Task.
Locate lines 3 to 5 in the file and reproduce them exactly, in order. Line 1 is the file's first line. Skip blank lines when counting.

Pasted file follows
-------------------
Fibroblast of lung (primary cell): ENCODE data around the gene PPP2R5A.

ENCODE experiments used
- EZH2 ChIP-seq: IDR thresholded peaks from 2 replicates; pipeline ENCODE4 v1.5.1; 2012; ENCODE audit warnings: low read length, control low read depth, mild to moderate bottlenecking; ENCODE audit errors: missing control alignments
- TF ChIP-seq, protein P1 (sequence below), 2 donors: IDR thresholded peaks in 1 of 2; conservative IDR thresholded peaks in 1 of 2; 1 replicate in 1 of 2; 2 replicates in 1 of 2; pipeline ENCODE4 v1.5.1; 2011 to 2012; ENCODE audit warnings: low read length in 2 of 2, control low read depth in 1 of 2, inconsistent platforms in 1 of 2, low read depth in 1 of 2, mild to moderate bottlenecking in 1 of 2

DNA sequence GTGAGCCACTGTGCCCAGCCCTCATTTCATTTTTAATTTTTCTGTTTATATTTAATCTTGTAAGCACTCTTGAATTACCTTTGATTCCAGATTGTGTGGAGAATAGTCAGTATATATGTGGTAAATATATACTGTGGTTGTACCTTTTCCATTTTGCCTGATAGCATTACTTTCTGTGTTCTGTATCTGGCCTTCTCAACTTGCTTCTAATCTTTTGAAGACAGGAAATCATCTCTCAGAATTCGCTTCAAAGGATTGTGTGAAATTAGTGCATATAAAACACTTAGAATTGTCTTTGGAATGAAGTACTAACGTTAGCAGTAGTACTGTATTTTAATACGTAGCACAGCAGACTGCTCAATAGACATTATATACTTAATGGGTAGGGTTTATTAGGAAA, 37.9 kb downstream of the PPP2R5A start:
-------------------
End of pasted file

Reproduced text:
- EZH2 ChIP-seq: IDR thresholded peaks from 2 replicates; pipeline ENCODE4 v1.5.1; 2012; ENCODE audit warnings: low read length, control low read depth, mild to moderate bottlenecking; ENCODE audit errors: missing control alignments
- TF ChIP-seq, protein P1 (sequence below), 2 donors: IDR thresholded peaks in 1 of 2; conservative IDR thresholded peaks in 1 of 2; 1 replicate in 1 of 2; 2 replicates in 1 of 2; pipeline ENCODE4 v1.5.1; 2011 to 2012; ENCODE audit warnings: low read length in 2 of 2, control low read depth in 1 of 2, inconsistent platforms in 1 of 2, low read depth in 1 of 2, mild to moderate bottlenecking in 1 of 2

DNA sequence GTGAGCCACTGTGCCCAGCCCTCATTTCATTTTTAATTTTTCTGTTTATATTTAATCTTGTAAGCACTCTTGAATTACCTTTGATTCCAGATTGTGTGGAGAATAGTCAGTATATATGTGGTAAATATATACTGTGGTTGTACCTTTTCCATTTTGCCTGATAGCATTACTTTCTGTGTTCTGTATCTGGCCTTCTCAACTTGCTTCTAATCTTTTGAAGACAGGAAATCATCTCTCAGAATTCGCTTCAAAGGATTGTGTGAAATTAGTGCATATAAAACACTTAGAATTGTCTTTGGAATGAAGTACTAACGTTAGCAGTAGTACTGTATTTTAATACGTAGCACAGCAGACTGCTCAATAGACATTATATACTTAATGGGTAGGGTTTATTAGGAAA, 37.9 kb downstream of the PPP2R5A start: